The Sound

The BBC Recordings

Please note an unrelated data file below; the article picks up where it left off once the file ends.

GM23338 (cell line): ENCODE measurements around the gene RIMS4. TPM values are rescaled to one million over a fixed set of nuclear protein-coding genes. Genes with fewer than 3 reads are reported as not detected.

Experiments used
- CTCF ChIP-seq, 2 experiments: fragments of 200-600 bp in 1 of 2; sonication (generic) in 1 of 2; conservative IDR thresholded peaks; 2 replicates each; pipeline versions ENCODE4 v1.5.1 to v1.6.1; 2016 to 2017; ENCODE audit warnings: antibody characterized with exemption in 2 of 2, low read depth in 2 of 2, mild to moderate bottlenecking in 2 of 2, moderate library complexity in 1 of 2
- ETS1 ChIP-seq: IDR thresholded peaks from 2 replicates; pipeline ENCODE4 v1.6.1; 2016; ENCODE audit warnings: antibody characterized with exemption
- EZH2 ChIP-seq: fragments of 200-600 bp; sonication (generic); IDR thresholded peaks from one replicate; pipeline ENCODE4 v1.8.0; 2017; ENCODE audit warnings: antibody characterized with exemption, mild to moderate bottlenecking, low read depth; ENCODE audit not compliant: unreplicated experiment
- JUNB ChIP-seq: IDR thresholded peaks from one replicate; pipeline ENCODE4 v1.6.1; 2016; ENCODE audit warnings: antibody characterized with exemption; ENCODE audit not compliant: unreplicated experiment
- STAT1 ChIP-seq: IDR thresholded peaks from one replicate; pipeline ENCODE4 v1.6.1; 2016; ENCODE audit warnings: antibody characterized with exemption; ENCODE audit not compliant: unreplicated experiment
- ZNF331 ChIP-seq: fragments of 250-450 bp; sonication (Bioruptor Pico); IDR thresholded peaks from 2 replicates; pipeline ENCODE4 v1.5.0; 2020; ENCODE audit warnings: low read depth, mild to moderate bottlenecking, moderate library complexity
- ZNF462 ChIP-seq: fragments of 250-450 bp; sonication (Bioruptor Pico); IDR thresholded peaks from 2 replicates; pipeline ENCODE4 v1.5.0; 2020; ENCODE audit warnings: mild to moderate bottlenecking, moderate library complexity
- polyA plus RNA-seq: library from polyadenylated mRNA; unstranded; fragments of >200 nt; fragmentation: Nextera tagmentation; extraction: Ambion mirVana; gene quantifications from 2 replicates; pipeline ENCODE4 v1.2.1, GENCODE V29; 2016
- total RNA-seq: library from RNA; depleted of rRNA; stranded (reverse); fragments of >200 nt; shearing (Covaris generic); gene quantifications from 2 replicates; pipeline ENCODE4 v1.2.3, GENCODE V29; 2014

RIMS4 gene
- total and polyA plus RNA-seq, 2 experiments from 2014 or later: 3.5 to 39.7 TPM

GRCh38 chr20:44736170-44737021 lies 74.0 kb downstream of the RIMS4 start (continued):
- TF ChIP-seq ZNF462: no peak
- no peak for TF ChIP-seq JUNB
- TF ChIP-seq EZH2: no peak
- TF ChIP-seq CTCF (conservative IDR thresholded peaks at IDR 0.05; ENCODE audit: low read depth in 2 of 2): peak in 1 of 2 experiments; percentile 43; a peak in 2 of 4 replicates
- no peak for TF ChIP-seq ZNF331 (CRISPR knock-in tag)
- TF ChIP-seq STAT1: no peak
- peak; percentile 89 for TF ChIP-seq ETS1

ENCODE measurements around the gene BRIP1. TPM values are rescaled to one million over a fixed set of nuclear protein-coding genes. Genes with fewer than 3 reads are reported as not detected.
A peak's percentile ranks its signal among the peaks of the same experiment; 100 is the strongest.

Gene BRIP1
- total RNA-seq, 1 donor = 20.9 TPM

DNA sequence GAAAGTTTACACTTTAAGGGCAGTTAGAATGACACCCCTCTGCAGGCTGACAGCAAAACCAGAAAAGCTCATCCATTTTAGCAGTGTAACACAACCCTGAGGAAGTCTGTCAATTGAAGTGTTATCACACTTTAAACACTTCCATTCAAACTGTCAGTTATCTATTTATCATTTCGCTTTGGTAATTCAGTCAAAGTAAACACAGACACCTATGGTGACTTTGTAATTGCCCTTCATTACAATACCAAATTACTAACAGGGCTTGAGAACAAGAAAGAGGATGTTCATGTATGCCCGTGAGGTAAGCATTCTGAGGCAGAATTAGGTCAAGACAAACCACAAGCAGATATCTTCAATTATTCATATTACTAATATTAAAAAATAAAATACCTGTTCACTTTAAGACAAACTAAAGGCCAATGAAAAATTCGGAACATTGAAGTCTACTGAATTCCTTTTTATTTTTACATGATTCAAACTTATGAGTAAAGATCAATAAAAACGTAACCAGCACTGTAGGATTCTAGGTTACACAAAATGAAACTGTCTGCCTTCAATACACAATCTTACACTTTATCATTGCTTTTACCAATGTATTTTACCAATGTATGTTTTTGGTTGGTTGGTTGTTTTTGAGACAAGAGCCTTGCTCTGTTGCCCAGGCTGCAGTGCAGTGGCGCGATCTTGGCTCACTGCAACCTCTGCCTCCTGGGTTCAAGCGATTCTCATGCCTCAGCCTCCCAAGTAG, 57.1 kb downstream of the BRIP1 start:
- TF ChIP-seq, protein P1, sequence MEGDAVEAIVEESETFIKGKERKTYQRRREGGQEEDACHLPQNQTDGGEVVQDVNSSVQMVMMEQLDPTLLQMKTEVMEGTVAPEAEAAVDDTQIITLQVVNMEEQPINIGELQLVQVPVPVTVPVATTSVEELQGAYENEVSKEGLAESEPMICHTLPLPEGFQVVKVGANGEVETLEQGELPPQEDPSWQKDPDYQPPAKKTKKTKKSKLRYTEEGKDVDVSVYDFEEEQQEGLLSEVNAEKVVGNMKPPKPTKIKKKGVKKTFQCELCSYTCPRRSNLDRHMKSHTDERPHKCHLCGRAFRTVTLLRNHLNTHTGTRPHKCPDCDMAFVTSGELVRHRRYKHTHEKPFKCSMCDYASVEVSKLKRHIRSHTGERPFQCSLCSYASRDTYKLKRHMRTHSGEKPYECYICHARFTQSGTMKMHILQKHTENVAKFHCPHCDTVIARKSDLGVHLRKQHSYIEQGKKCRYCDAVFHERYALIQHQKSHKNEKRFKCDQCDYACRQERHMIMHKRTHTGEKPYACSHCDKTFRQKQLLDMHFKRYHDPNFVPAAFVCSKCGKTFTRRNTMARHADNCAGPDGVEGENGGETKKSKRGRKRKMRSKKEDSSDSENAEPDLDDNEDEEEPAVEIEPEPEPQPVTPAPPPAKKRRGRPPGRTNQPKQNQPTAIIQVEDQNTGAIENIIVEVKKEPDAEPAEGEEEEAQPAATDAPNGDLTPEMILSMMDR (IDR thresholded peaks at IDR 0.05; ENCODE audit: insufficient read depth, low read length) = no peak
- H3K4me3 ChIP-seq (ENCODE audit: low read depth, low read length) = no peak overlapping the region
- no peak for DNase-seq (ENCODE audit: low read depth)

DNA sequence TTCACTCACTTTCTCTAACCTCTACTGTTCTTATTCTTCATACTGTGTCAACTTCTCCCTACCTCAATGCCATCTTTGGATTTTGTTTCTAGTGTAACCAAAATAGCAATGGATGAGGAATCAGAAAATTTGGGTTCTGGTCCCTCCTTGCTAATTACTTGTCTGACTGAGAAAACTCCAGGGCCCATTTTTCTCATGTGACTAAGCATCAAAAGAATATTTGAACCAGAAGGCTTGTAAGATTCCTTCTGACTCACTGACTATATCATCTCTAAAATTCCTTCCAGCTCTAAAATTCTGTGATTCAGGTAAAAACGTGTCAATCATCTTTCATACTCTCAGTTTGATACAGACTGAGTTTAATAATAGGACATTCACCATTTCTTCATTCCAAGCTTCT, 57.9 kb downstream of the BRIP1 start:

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Renascent's dutiful remastering of the Sound's catalog pre-Thunder Up, along with persistent support from a handful of loud journalists and word of mouth, means that the band probably has a fan base of people younger than 1980's Jeopardy that exceeds the number of followers it had when it was active. That notion might've helped push a release like this along, one that compiles the Sound's sessions for the BBC -- both studio and live -- onto a two-disc set. The first disc contains an October 1980 session for Mike Read's program (broadcast a couple weeks before Jeopardy's release) and a November 1981 session for John Peel (broadcast a couple weeks after From the Lion's Mouth's release). The first session is thrilling to hear two decades after the fact and must've been a revelation in 1980, especially since breakneck opener "Heartland" jolts through the ears with such an anxious, barely controlled power. The other three songs in the session -- "Unwritten Law," "Jeopardy," "I Can't Escape Myself" -- are more pensive in tempo and demeanor but occasionally boil over with more intensity than their album-version counterparts. The Peel session yields three From the Lion's Mouth tracks that are relatively (naturally) raw and nervous compared to the versions produced by Hugh Jones. Disc two is double the length of disc one, containing just over an hour split between sets from 1981 and 1985. The earlier set echoes the live wire spirit of the first disc, but the one from 1985 -- as noted by the liner notes penned by drummer Mike Dudley -- casts the band in a darker light, due in large part to Adrian Borland's apparent troubled state of mind. It does nothing to diminish the songs -- in fact, during some passages, it enhances them. As heard on 1986's In the Hothouse, the band rarely deviates from the arrangements of the album versions, and Max Mayers' keyboard work is higher in the mix. The only real negative point, as with the other Sound reissues on Renascent, is the packaging. The stock of the sleeve is just a little bit thicker than loose-leaf notebook paper, making the thing difficult to transport around; and unless your hands have just been washed, you're bound to soil the sleeve. Watch those corners, too.

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